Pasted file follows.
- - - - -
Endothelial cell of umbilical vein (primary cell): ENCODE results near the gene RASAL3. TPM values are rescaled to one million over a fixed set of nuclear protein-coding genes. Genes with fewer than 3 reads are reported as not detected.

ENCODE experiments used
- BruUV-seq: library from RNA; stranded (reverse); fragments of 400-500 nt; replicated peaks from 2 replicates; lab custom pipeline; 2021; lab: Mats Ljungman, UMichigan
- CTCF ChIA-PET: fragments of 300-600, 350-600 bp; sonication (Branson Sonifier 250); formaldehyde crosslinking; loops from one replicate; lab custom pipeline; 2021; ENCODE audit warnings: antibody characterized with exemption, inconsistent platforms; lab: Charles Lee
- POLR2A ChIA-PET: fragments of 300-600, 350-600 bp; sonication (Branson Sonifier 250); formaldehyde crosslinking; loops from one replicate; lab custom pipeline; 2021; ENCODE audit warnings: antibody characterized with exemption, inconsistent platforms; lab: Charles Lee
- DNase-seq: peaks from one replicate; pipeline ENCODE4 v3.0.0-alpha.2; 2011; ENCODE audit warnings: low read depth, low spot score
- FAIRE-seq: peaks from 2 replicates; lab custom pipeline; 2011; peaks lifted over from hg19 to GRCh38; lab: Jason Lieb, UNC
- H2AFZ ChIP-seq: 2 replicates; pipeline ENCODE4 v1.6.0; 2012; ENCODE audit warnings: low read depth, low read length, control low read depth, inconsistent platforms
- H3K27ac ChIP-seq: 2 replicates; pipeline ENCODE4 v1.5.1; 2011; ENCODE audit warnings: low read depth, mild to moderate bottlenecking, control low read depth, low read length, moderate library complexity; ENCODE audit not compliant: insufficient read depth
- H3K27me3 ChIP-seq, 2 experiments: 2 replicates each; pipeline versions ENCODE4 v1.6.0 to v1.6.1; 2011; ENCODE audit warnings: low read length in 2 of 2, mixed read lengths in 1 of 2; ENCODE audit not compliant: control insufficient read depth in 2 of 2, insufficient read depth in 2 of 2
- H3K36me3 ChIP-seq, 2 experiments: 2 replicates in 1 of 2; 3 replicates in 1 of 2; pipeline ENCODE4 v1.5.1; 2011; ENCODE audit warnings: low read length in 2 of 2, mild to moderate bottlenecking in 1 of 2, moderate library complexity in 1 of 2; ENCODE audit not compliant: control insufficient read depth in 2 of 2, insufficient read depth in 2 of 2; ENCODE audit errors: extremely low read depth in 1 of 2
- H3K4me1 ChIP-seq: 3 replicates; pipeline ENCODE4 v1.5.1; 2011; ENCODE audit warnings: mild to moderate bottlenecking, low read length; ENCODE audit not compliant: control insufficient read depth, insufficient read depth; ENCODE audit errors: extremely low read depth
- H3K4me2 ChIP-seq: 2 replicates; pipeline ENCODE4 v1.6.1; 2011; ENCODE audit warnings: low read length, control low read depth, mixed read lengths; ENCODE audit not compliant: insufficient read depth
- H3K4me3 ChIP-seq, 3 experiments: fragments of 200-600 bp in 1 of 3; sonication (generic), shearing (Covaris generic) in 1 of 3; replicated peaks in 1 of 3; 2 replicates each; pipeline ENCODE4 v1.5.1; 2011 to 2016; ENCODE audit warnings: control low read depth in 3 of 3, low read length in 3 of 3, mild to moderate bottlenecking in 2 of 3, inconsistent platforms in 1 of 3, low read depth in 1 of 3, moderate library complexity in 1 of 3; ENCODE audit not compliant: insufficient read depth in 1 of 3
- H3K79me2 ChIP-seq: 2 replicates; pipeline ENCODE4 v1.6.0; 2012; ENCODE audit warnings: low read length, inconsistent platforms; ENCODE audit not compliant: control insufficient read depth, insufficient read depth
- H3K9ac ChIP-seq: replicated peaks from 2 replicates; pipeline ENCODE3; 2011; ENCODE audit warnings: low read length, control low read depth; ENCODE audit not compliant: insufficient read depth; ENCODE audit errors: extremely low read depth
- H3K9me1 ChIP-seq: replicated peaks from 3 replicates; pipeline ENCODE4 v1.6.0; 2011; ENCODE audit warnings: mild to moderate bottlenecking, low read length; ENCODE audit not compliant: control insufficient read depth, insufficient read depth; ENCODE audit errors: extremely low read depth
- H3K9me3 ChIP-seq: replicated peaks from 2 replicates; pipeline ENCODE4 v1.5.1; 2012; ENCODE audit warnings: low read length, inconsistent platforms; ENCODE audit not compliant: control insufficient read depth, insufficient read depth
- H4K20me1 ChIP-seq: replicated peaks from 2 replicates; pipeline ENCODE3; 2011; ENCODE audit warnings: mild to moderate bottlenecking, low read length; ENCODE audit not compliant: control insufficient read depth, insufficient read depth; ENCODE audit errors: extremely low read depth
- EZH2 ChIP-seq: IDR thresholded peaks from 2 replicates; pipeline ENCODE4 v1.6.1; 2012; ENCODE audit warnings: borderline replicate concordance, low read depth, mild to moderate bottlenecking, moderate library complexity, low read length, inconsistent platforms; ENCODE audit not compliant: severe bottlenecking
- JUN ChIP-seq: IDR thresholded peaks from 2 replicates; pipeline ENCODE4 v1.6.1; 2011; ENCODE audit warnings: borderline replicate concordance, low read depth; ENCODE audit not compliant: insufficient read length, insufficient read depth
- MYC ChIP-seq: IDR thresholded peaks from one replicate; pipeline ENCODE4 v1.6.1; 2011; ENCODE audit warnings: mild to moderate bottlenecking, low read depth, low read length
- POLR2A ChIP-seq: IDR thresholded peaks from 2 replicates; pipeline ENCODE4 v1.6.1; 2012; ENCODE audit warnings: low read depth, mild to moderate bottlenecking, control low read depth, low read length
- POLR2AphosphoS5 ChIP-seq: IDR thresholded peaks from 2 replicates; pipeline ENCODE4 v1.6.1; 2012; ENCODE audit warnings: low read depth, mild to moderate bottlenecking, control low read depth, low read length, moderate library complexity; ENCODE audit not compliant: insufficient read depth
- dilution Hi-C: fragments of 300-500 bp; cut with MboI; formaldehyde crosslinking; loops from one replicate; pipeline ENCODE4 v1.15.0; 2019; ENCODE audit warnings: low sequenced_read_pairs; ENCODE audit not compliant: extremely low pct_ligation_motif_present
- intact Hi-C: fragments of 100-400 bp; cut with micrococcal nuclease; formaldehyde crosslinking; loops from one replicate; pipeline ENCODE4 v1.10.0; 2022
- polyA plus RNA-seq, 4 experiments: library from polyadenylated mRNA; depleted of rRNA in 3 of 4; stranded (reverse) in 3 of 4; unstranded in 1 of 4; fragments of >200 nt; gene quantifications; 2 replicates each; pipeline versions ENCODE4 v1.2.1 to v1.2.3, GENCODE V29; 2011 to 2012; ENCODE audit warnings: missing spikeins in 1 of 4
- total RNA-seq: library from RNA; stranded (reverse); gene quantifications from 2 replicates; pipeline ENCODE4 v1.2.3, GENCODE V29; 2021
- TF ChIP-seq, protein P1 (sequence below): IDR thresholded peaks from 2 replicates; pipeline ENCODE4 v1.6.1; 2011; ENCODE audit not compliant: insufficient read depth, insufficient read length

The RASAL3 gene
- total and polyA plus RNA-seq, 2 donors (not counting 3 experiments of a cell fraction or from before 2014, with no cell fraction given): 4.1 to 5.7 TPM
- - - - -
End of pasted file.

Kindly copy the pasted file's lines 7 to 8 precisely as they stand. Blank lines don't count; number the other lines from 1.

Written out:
- FAIRE-seq: peaks from 2 replicates; lab custom pipeline; 2011; peaks lifted over from hg19 to GRCh38; lab: Jason Lieb, UNC
- H2AFZ ChIP-seq: 2 replicates; pipeline ENCODE4 v1.6.0; 2012; ENCODE audit warnings: low read depth, low read length, control low read depth, inconsistent platforms